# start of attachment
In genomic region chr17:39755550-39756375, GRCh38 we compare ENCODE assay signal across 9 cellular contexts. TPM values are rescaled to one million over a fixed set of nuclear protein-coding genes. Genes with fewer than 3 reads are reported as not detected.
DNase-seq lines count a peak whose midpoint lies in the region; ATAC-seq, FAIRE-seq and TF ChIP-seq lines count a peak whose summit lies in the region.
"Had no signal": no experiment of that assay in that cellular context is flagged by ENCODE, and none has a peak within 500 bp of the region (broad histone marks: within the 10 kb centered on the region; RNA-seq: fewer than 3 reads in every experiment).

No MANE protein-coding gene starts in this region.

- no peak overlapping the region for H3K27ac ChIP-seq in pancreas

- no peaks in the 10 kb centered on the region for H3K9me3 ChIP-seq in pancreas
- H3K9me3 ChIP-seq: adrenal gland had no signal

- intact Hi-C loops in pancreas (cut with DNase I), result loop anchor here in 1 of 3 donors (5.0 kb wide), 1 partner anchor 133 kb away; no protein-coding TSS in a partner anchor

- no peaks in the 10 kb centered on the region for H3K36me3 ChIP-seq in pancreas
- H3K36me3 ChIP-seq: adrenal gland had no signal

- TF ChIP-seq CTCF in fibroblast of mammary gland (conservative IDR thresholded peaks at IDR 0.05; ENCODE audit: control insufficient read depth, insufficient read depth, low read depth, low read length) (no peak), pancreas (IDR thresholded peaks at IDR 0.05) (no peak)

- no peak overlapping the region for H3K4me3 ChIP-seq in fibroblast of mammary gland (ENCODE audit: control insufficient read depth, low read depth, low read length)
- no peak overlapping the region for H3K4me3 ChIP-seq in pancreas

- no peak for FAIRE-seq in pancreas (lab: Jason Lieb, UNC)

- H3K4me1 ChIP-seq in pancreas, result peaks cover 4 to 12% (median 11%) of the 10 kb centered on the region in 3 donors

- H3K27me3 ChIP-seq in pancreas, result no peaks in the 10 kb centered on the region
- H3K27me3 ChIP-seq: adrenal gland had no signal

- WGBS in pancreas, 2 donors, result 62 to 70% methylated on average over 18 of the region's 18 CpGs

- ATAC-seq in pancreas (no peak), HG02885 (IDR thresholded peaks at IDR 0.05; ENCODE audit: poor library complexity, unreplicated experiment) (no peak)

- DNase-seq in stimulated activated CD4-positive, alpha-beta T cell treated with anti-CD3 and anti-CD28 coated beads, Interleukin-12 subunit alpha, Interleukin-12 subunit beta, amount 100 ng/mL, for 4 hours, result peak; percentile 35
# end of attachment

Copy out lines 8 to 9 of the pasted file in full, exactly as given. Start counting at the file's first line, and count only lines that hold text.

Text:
- intact Hi-C loops in pancreas (cut with DNase I), result loop anchor here in 1 of 3 donors (5.0 kb wide), 1 partner anchor 133 kb away; no protein-coding TSS in a partner anchor

- no peaks in the 10 kb centered on the region for H3K36me3 ChIP-seq in pancreas